Authors: Darpaah, GA; Theunissen, NH; Ohene-Adu, A; Owusu-Yeboah, P

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DOI https://doi.org/10.36487/ACG_repo/908_29

Cite As:
Darpaah, GA, Theunissen, NH, Ohene-Adu, A & Owusu-Yeboah, P 2009, 'Turning a mined-out pit into an aesthetically acceptable community asset — a novel approach to mine closure in Ghana, West Africa', in AB Fourie & M Tibbett (eds), Mine Closure 2009: Proceedings of the Fourth International Conference on Mine Closure, Australian Centre for Geomechanics, Perth, pp. 389-401, https://doi.org/10.36487/ACG_repo/908_29

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Abstract:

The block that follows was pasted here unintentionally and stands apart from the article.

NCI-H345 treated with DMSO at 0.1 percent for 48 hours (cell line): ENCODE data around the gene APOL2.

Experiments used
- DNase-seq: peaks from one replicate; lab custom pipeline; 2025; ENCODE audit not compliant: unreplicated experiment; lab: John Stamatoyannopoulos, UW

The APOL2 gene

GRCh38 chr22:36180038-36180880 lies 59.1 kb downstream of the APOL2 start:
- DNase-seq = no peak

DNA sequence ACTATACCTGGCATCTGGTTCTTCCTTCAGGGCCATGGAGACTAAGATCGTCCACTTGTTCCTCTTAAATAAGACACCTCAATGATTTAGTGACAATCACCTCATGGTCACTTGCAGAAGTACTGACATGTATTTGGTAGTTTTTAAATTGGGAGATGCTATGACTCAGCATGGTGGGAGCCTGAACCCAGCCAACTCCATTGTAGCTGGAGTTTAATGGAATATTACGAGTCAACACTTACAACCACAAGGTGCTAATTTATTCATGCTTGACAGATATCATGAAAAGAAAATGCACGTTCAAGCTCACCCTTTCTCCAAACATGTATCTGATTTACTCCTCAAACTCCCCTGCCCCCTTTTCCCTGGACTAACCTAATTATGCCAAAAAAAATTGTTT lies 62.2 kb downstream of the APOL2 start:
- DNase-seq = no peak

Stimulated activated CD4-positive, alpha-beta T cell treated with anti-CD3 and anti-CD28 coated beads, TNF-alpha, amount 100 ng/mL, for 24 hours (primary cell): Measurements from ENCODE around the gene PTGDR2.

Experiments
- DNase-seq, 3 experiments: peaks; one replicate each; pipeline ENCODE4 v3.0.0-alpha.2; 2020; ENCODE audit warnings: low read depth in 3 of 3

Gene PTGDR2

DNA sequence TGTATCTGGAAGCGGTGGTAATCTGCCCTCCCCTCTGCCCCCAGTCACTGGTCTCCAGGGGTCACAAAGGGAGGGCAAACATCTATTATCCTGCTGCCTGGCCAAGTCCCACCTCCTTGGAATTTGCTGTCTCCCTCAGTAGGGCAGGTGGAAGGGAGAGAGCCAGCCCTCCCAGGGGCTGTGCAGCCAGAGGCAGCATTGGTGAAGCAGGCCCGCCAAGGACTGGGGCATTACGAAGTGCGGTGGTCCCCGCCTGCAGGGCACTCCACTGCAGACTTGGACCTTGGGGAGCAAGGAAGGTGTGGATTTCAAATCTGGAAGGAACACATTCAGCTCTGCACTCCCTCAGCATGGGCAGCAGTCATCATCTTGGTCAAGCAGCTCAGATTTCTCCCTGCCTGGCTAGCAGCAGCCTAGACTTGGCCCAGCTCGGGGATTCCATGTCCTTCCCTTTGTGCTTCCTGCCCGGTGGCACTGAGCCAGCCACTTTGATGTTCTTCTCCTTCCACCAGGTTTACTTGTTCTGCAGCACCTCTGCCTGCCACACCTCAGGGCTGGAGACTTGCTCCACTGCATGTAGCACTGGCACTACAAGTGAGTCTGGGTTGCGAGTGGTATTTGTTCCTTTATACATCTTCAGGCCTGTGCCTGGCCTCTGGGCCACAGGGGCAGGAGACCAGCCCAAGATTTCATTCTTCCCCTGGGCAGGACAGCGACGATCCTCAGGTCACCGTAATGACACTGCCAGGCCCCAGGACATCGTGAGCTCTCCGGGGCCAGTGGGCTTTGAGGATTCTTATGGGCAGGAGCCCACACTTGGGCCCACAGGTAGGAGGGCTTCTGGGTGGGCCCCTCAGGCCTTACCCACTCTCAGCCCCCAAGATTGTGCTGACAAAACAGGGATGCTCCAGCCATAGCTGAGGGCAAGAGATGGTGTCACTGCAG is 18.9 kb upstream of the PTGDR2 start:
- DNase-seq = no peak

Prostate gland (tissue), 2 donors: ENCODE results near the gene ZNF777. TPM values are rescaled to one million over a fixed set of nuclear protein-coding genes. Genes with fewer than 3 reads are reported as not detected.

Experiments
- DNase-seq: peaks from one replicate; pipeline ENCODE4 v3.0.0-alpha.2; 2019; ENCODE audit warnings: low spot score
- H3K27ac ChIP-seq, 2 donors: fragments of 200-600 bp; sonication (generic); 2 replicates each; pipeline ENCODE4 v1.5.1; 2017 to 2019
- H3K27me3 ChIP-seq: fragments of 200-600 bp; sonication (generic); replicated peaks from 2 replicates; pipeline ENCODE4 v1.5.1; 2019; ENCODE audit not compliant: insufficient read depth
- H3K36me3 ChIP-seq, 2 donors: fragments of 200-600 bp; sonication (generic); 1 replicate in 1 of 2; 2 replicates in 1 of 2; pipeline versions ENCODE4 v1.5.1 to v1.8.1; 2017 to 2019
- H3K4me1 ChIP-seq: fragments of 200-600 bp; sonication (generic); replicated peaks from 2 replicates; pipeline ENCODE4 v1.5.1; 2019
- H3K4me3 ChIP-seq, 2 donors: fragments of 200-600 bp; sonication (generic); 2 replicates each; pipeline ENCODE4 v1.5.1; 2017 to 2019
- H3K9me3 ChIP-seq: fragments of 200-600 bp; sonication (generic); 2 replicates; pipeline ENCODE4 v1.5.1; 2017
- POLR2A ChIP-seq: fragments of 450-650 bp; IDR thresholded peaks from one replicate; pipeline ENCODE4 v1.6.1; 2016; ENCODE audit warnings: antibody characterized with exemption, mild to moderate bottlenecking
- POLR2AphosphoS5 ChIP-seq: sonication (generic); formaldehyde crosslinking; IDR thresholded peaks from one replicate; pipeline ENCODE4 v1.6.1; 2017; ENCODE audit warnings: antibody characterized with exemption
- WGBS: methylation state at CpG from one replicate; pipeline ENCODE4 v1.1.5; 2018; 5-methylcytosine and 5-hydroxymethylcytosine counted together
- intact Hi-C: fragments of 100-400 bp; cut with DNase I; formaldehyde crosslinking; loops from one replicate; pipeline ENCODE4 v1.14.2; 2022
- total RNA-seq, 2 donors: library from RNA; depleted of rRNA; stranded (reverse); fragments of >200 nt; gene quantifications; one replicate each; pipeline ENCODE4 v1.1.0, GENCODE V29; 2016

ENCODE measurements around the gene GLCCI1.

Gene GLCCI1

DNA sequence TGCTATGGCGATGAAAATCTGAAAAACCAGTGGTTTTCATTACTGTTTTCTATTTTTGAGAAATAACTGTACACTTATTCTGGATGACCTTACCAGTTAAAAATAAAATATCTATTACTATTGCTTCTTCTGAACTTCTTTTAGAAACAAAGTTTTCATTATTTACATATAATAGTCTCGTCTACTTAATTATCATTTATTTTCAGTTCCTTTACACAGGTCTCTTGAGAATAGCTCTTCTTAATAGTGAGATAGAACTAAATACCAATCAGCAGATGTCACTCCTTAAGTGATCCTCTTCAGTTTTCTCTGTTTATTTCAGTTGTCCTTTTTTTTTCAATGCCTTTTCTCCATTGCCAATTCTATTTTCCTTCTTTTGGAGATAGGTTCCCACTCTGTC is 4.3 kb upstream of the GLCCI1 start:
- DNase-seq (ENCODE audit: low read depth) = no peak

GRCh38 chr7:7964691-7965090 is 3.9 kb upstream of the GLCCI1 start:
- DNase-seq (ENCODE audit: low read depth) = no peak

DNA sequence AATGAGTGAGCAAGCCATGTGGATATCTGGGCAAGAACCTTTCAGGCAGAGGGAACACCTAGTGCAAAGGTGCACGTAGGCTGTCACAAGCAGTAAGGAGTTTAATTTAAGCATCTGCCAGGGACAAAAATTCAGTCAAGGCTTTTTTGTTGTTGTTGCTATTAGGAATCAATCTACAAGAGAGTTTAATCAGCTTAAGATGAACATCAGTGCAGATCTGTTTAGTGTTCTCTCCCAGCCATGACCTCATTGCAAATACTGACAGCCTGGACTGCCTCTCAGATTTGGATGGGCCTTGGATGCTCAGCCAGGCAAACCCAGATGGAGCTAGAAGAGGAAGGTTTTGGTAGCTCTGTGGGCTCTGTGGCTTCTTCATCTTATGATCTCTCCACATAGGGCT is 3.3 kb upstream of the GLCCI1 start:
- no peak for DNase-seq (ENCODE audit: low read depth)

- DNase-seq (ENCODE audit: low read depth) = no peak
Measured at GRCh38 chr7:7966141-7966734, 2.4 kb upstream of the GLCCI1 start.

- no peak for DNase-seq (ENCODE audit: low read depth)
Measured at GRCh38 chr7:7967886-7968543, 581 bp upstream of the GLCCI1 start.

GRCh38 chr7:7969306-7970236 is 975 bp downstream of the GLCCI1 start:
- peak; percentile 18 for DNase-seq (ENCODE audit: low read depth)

The Homasi gold mine concession extends over an area of 116 km2 and situated within a forested plateau physiographic region with elevations of 150–300 m above mean sea level. The concession was acquired by Ashanti Goldfields Company Limited (subsequently AngloGold Ashanti (Ghana) Limited) in November 2001. Mining activity commenced in June 2002 using conventional open pit methods. The excavated materials were hauled using rear-dump trucks for processing at existing oxide treatment plant located 20 km from the mine site. Mining activity was terminated in December 2003 and by 2005, the pit was filled with water with an estimated maximum depth of 45 m at daylight elevation. Under Ghana’s statutory laws, AngloGold Ashanti Ltd was obliged to decommission its activity by rehabilitating the affected areas including backfilling the pit among other obligations, and to restore it to its original state after terminating its operations. However, mindful of the impecunious state of the surrounding communities, the company applied to the Ghana Environmental Protection Agency (GEPA), through the decommissioning plan, for approval to install a sustainable development project that had the potential of transforming the mined-out pit into an internationally acceptable community asset with tourism potential, as an alternative plan to backfilling the pit. That singular act also has the potential to create livelihood projects and to reduce poverty and undernourishment within the riparian communities. Three major areas of activity were earmarked for action. These are: conversion of the mined-out pit into an aquaculture fish producing facility; suitably stabilise all the slopes of the high-grounds (waste rock dumps) and revegetate the area using indigenous forest trees; convert part of the banks of the pit into an amenity beach with well-engineered slopes and summer huts; and for its long term goals build 30 self-catering chalets, a swimming pool, gymnasium and a football field within the area of the closed mine. The facility in its full development will also have a scarp-walkway installed across the 120 m width span of the mined-out pit, at approximately 100 m above daylight elevation. Community farms comprising of fish farms integrated with livestock and leafy vegetable farming that recycle all ‘wastes’ for reuse in an environmentally friendly manner are being installed as a special package for the community. The project will be handed over to the communities to run as independent body after installation and a two year trial run. Presently, project installation is about 70% complete and offers employment to 40 people with a potential for additional 100 jobs at full project installation. This new approach adopted for mine closure by AngloGold Ashanti Ltd significantly demonstrates how a mined-out pit, seen as a liability to the communities, could be transformed into a legacy of hope in the form of sustainable projects that meet the needs of its stakeholders. The project design, installation and initial results, its impact on the environment, the role played by the communities in project installation and management and cost benefit analysis of this project, which has an initial capital outlay of US$ 880,000, is presented and its sustainability discussed.

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